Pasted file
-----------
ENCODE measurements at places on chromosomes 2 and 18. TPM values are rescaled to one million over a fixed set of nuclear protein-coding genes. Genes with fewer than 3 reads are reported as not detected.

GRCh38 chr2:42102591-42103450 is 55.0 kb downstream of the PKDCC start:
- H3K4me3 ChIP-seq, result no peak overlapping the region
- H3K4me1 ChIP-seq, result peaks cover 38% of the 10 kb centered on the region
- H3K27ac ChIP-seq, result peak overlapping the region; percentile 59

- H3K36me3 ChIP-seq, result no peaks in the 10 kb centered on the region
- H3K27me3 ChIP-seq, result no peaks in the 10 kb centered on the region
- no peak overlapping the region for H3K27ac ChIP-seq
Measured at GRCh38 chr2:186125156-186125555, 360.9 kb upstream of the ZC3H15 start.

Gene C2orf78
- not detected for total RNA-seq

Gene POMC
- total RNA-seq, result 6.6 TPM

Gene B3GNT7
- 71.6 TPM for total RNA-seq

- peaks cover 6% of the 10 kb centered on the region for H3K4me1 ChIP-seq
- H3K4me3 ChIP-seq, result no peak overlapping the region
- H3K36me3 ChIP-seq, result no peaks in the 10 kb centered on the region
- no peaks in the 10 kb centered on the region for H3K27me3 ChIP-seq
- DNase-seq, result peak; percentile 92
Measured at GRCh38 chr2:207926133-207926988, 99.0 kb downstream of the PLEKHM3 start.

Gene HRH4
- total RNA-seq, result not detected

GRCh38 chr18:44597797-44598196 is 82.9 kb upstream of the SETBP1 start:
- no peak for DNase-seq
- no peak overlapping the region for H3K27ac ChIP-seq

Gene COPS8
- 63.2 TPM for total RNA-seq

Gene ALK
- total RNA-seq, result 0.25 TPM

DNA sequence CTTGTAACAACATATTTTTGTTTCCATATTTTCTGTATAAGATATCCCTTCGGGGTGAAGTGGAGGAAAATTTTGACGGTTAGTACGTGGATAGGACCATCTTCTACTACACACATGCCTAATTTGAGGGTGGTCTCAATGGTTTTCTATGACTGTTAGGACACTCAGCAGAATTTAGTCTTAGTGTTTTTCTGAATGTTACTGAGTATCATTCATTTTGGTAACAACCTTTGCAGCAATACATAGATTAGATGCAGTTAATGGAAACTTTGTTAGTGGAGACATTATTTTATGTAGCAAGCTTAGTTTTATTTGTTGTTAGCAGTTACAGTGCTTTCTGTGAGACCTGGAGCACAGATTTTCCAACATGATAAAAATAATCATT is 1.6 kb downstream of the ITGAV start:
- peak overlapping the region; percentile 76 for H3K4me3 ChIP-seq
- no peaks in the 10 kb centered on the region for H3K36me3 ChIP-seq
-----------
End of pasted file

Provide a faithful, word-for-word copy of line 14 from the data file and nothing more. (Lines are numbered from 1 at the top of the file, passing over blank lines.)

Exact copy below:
Gene B3GNT7